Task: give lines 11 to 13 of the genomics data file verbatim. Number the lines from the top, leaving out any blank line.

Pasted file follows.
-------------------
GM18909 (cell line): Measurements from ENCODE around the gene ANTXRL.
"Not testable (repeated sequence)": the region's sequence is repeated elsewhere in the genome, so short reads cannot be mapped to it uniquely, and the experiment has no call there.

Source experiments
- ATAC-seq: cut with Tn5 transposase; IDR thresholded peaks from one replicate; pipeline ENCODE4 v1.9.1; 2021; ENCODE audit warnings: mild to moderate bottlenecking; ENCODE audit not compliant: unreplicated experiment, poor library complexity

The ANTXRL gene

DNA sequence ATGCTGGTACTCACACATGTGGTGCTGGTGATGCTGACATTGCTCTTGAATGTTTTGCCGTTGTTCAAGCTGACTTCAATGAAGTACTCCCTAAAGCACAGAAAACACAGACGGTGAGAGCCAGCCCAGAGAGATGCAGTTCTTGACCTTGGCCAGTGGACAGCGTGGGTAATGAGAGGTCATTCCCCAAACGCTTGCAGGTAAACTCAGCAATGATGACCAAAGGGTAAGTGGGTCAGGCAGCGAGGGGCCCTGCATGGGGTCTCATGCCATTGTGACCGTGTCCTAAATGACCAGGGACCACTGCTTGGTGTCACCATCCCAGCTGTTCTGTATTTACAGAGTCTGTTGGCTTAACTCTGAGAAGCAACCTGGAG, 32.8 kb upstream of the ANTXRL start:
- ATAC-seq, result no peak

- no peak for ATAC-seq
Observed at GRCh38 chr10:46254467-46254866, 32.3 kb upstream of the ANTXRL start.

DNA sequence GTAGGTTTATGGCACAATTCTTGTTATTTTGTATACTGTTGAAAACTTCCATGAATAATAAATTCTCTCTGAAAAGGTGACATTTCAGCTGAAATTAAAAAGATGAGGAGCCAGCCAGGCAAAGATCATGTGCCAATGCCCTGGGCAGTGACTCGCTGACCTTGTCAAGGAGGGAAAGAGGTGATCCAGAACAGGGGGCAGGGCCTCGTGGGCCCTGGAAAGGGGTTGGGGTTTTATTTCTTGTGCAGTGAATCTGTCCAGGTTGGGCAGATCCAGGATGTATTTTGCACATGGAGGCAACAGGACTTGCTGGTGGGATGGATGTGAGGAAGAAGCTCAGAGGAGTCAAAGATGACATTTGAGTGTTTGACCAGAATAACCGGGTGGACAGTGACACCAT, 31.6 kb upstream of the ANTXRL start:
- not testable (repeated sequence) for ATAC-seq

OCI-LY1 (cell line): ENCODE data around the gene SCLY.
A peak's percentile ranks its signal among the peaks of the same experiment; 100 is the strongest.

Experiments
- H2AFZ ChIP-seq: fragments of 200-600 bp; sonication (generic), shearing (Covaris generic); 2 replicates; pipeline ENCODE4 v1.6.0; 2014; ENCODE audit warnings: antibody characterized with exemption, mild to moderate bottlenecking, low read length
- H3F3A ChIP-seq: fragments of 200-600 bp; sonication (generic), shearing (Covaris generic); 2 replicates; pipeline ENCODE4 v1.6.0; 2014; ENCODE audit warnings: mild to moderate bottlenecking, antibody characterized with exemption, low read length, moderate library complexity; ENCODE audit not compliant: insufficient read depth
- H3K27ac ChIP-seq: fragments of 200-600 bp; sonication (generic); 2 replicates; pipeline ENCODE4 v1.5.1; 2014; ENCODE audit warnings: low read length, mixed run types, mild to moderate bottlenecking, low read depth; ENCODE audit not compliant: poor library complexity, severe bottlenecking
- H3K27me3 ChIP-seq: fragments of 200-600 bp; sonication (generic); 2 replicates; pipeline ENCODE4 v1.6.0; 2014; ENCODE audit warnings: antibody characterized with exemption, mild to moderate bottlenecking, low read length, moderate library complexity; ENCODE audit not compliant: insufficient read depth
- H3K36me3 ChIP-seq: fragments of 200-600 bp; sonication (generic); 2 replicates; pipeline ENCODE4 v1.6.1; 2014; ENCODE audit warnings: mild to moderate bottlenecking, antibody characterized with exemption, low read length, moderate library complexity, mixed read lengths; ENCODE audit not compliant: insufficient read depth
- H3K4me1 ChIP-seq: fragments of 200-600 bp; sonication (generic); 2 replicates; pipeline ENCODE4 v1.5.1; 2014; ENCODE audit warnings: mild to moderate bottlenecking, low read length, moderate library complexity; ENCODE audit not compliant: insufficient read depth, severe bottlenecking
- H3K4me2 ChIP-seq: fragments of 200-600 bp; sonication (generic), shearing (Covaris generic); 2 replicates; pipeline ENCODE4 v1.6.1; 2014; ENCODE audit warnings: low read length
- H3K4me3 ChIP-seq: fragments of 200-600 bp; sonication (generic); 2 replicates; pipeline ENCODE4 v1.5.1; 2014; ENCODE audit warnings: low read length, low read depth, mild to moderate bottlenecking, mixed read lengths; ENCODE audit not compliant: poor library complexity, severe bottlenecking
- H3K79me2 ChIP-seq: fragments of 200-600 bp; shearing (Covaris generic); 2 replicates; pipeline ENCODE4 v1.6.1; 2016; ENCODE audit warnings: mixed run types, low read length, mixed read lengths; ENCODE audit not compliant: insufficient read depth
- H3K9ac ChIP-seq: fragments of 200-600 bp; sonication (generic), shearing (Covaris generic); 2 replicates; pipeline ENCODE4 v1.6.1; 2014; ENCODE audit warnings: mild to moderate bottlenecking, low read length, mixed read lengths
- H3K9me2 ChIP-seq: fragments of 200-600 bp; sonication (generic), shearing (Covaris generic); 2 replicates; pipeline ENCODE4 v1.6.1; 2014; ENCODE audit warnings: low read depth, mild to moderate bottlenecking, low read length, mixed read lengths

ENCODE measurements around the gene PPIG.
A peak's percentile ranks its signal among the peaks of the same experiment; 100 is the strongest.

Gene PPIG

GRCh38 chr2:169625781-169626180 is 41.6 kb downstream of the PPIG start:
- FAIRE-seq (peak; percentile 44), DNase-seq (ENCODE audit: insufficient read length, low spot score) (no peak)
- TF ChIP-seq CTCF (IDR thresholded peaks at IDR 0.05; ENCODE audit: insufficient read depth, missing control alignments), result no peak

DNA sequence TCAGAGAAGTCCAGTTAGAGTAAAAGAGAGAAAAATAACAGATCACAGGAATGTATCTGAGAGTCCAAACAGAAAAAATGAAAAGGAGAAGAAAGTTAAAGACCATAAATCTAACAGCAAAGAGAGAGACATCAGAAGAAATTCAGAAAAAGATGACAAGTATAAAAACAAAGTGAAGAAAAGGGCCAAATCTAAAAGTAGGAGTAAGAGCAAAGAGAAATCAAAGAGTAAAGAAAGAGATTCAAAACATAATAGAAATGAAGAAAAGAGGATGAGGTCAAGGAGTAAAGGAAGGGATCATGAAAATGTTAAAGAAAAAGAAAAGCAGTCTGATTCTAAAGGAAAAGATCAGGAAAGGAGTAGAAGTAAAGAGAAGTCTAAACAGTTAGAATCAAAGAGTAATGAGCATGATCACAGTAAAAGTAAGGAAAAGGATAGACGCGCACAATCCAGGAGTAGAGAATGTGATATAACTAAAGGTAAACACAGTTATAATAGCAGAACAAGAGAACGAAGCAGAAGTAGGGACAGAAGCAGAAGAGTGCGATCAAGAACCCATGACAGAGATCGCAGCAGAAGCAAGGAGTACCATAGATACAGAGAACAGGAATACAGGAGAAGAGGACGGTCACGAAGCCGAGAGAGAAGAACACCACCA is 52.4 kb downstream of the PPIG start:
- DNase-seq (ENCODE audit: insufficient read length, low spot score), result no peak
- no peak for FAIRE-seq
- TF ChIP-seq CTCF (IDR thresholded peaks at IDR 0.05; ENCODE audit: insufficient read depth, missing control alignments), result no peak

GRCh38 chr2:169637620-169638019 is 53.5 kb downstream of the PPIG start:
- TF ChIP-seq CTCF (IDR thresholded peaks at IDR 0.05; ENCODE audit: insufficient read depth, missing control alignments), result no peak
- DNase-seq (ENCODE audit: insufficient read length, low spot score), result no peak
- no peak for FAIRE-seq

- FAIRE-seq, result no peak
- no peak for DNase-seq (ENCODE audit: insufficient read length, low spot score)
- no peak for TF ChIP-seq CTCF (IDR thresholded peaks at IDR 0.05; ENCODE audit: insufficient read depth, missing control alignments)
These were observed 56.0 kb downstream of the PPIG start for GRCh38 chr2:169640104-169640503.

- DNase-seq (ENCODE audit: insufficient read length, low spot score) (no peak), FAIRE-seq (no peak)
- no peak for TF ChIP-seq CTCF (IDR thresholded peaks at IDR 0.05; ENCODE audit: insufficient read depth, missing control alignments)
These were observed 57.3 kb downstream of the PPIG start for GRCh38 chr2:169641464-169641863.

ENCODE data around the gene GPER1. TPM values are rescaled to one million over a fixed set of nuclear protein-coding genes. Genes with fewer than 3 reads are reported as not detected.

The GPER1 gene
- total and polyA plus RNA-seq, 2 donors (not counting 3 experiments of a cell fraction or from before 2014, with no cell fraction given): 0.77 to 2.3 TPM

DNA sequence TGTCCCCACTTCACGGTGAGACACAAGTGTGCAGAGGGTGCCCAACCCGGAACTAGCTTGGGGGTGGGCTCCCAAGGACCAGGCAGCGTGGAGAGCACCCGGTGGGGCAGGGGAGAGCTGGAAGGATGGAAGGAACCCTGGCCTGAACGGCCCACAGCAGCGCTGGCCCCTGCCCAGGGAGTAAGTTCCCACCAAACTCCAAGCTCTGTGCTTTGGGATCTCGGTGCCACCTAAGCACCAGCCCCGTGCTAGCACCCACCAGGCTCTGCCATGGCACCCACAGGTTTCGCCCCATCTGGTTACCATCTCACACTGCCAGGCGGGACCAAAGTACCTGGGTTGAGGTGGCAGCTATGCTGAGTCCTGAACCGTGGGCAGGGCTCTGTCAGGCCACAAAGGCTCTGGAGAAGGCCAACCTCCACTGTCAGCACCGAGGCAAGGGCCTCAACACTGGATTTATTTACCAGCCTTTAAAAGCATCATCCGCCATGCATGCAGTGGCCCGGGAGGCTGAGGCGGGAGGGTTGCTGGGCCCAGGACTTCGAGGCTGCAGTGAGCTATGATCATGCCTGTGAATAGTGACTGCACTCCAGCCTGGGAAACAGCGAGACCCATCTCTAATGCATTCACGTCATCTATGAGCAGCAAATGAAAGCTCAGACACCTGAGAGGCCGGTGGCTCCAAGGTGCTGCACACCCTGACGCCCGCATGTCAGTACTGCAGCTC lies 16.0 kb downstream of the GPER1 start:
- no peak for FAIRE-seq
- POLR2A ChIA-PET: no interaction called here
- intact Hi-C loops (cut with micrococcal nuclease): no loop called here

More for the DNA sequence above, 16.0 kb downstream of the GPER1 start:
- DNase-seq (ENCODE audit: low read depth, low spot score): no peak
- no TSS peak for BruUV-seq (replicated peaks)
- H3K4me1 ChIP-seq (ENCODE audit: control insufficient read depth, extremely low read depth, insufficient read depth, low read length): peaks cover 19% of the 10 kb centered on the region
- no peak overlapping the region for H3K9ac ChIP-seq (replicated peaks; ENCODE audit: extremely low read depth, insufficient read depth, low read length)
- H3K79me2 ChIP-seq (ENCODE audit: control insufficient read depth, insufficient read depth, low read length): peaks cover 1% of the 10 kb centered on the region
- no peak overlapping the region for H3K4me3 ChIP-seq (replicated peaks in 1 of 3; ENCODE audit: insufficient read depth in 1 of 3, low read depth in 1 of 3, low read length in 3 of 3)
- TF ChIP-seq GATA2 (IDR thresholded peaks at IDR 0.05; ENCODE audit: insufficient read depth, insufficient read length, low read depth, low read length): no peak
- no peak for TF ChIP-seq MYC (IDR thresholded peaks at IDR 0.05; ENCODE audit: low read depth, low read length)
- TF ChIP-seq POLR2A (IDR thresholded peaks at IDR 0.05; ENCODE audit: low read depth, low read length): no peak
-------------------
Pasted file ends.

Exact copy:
- not testable (repeated sequence) for ATAC-seq

OCI-LY1 (cell line): ENCODE data around the gene SCLY.
A peak's percentile ranks its signal among the peaks of the same experiment; 100 is the strongest.